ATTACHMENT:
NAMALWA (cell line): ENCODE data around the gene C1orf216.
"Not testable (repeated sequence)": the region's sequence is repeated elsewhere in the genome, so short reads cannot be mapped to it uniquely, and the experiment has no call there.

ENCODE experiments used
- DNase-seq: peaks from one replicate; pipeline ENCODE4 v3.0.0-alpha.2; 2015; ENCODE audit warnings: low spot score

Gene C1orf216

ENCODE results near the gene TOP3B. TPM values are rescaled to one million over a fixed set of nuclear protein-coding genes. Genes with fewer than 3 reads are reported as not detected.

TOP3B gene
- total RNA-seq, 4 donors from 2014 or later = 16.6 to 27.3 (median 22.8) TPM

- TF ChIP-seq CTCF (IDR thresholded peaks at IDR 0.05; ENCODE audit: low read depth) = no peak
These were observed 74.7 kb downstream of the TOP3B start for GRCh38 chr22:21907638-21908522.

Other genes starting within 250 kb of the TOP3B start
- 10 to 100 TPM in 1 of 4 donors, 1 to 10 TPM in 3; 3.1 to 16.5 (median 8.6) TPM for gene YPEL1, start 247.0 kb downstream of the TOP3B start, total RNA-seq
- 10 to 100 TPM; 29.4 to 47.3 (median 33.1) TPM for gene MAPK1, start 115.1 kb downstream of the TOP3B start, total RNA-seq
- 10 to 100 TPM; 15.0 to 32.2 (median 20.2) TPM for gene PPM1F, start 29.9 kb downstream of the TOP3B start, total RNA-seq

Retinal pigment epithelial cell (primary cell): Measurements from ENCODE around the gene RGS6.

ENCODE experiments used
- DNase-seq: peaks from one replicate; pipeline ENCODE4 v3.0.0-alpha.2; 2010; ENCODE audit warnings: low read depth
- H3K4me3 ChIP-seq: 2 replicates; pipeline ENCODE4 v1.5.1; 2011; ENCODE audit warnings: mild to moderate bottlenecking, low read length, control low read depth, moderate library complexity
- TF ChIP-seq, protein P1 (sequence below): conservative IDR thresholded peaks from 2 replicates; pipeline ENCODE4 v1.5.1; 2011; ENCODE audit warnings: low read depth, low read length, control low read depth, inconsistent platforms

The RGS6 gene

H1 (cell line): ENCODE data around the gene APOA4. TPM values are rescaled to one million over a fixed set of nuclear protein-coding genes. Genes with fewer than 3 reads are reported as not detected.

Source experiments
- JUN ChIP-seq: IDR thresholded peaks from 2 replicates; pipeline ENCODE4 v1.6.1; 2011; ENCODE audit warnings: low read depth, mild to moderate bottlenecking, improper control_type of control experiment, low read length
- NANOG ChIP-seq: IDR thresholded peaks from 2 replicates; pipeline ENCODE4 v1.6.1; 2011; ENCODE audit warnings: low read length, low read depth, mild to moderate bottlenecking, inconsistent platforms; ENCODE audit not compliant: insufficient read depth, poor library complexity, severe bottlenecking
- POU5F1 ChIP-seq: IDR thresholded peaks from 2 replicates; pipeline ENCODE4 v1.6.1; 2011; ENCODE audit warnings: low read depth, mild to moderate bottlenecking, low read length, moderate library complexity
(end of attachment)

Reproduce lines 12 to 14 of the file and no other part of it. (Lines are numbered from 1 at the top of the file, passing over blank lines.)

- 10 to 100 TPM in 1 of 4 donors, 1 to 10 TPM in 3; 3.1 to 16.5 (median 8.6) TPM for gene YPEL1, start 247.0 kb downstream of the TOP3B start, total RNA-seq
- 10 to 100 TPM; 29.4 to 47.3 (median 33.1) TPM for gene MAPK1, start 115.1 kb downstream of the TOP3B start, total RNA-seq
- 10 to 100 TPM; 15.0 to 32.2 (median 20.2) TPM for gene PPM1F, start 29.9 kb downstream of the TOP3B start, total RNA-seq